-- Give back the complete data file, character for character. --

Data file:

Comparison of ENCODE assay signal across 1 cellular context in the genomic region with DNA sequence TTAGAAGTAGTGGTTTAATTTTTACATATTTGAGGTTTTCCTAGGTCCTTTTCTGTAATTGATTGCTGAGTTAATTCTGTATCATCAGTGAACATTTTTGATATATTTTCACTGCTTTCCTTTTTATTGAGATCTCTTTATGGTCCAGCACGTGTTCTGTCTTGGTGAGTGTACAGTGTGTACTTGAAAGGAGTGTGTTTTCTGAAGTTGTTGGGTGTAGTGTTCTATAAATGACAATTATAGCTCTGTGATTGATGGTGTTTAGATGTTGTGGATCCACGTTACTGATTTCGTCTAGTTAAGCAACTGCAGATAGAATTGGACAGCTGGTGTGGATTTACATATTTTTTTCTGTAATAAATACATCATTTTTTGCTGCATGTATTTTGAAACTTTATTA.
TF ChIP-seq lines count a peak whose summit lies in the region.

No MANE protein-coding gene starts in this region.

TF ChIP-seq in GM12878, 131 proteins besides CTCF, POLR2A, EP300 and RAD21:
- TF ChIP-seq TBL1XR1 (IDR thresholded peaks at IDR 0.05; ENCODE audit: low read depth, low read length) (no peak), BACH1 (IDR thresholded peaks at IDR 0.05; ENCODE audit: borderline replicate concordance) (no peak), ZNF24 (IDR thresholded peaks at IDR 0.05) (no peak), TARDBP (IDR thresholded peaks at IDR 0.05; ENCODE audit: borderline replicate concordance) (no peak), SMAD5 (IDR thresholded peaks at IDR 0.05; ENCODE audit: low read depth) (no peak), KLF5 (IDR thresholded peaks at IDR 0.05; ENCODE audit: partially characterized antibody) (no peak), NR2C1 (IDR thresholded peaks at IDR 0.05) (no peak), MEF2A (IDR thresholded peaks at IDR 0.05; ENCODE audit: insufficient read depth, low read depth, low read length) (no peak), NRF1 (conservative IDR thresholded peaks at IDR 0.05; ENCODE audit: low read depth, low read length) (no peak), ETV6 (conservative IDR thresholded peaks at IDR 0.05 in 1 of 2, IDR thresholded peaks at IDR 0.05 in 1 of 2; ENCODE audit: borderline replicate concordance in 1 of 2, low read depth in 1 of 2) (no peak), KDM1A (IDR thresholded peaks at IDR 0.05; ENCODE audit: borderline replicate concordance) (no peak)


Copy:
Comparison of ENCODE assay signal across 1 cellular context in the genomic region with DNA sequence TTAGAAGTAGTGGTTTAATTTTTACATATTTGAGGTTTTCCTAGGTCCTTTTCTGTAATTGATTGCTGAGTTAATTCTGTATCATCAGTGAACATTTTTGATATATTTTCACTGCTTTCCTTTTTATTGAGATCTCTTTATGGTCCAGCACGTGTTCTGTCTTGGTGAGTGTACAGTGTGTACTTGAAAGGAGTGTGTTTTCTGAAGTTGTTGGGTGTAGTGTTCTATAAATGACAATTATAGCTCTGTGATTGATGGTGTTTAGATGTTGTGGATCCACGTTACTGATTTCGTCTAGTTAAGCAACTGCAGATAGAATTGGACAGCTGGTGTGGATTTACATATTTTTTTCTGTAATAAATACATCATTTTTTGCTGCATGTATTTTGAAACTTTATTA.
TF ChIP-seq lines count a peak whose summit lies in the region.

No MANE protein-coding gene starts in this region.

TF ChIP-seq in GM12878, 131 proteins besides CTCF, POLR2A, EP300 and RAD21:
- TF ChIP-seq TBL1XR1 (IDR thresholded peaks at IDR 0.05; ENCODE audit: low read depth, low read length) (no peak), BACH1 (IDR thresholded peaks at IDR 0.05; ENCODE audit: borderline replicate concordance) (no peak), ZNF24 (IDR thresholded peaks at IDR 0.05) (no peak), TARDBP (IDR thresholded peaks at IDR 0.05; ENCODE audit: borderline replicate concordance) (no peak), SMAD5 (IDR thresholded peaks at IDR 0.05; ENCODE audit: low read depth) (no peak), KLF5 (IDR thresholded peaks at IDR 0.05; ENCODE audit: partially characterized antibody) (no peak), NR2C1 (IDR thresholded peaks at IDR 0.05) (no peak), MEF2A (IDR thresholded peaks at IDR 0.05; ENCODE audit: insufficient read depth, low read depth, low read length) (no peak), NRF1 (conservative IDR thresholded peaks at IDR 0.05; ENCODE audit: low read depth, low read length) (no peak), ETV6 (conservative IDR thresholded peaks at IDR 0.05 in 1 of 2, IDR thresholded peaks at IDR 0.05 in 1 of 2; ENCODE audit: borderline replicate concordance in 1 of 2, low read depth in 1 of 2) (no peak), KDM1A (IDR thresholded peaks at IDR 0.05; ENCODE audit: borderline replicate concordance) (no peak)